Mr. Boothby also charged that, in the aftermath of the decision, there was coordinated pressure from Roman Catholic diocesan officials around the country and from the U.S. Catholic Conference to make sure that public-school districts continued Chapter 1 services at or near Catholic-school sites, such as in mobile vans and portable classrooms, instead of transporting students to public schools or neutral sites.
"What resulted was that they created a more expensive program, and they were still providing it exclusively to parochial-school children,'' Mr. Boothby said.
Catholic schools are by no means the only source of private-school children who participate in Chapter 1. Many disadvantaged students in Lutheran schools, other Christian schools, and Jewish day schools also qualify, and their officials actively seek to ensure their participation.
By contrast, some private religious schools shun participation, generally out of a desire to avoid entanglement with public-school authorities.
But Catholic-school officials are clearly the most visible in their lobbying for full participation in Chapter 1 for their eligible students. And Catholic educational leaders strongly disagree with the advocates of strict church-state separation about the legality of the Chapter 1 programs.
"I think Americans United is fighting phantoms on this issue," said Mark Chopko, general counsel of the U.S. Catholic Conference. "The Felton case destroyed rightful equity in the [Chapter 1] program. These alternative delivery systems are not equitable. These children are worse off with the disruption in their classrooms."
Meanwhile, in New York City, where the Felton case originated, the public-school system is facing a new challenge from pearl over its alternative methods of providing Chapter 1 services.
The New York City school system primarily relies on computer-aided instruction and mobile vans to serve the roughly 20,000 nonpublic-school participants inChapter 1, who come from a mixture of religious schools as diverse as the city itself.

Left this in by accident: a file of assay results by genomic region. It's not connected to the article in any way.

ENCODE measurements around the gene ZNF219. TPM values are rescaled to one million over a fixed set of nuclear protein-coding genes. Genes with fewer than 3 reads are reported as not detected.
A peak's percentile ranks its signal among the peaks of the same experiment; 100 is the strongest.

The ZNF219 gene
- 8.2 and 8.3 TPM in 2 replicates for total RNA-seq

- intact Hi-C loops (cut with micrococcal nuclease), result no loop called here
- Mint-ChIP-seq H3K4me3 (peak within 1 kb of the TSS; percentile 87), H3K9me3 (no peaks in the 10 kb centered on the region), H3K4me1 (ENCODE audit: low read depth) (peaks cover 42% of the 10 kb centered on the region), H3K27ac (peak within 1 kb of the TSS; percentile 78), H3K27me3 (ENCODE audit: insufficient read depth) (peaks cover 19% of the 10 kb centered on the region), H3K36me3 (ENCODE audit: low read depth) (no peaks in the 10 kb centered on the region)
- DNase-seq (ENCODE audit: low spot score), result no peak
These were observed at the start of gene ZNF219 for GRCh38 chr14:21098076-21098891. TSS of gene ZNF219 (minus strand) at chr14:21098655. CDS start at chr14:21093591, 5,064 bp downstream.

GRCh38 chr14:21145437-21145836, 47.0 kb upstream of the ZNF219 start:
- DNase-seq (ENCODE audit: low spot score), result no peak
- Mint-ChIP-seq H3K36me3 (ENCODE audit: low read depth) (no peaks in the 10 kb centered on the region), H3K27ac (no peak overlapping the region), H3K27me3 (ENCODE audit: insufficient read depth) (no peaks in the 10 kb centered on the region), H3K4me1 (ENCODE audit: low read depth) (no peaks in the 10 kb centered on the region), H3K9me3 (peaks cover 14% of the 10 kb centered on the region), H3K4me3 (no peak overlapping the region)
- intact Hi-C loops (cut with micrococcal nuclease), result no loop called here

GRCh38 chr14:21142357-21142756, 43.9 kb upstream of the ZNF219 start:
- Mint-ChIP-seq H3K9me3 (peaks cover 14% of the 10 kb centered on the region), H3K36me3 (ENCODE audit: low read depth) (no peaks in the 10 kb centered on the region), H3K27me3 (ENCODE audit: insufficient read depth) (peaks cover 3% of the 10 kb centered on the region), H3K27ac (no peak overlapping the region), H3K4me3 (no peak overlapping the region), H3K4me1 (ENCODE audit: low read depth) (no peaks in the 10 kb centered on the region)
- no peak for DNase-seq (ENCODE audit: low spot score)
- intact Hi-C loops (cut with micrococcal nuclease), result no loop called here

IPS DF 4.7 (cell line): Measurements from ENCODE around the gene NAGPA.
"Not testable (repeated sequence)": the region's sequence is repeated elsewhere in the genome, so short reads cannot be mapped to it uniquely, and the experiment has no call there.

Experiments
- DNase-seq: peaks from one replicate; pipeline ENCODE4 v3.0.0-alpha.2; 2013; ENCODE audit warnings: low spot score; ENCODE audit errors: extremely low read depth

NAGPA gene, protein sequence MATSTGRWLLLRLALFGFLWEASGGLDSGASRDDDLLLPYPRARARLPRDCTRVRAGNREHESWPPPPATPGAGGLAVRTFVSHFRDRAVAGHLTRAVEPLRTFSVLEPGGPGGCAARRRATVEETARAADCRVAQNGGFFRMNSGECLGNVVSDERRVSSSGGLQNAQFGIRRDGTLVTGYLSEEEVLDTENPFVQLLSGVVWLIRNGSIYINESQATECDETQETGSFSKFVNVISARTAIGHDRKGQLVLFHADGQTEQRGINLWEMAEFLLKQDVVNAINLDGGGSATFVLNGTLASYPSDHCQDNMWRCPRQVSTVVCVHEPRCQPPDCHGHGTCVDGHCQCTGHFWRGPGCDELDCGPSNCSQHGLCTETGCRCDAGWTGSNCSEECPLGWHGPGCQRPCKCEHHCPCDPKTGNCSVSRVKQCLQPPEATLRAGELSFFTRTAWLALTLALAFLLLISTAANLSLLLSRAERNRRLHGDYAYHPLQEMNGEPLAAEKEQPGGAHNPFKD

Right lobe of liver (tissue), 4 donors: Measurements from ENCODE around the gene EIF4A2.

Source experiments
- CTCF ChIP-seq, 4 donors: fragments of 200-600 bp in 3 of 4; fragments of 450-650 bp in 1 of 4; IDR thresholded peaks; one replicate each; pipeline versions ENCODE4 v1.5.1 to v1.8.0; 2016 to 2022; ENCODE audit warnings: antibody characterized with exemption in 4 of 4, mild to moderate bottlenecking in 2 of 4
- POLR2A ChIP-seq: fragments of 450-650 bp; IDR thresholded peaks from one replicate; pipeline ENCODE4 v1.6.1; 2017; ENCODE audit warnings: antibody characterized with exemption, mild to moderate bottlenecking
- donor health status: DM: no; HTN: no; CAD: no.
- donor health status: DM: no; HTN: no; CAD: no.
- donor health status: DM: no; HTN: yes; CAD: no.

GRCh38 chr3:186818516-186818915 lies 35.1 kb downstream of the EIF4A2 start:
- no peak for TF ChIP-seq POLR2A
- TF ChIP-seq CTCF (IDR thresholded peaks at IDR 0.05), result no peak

Stanley Geller, a New York lawyer who argued the Felton case before the Supreme Court, said the alternatives "are no good."
"They all continue to very closely resemble what was struck down in Felton," he said. "A mobile unit that drives up to the front door is nothing but an outside classroom, an annex of the parochial school. It's a flimsy evasion of Felton."
But pearl's lawsuit has been bogged down in U.S. District Court in Brooklyn, and the school system has filed a motion claiming the issues will more likely be decided elsewhere first, Mr. Geller said.
Pearl recently released a report asserting that the board of education is spending $15 million to $20 million annually to "accommodate religious-school interests" by providing most Chapter 1 services to such schools with mobile units or computer-aided instruction.
Pearl said its research indicates that 82 percent of religious schools in New York City are within three to six blocks of a public school where Chapter 1 services can be obtained.
Mr. Boothby of Americans United said he believes the Education Department would like to see one or more of the current lawsuits reach the Supreme Court in the belief that the Justices, with a more conservative makeup, might rule differently than the slim majority in Felton.
But Mr. Boothby said he believes that the court would refuse to allow public-school teachers back into the classrooms of private religious schools.
"With the factual record we have in these cases," he said, "we have an even more compelling case for the Court to find as it did in Felton."
Often lost amid all the logistical challenges and court battles over the program, say private school educators, is the success of, and the continuing need for, the remedial help for thousands of pupils in nonpublic schools.
"I keep track of students who have been in the program for a period of three years," said Mr. Shyshka, the principal of Holy Spirit School in the Bronx. "Over three years, the kids improve more than four years on average in their reading and math scores."
"This is a supplement to regular classroom instruction where students are able to experience success at their own pace," he added. "If they didn't need it, they wouldn't be in there."
Vol. 10, Issue 35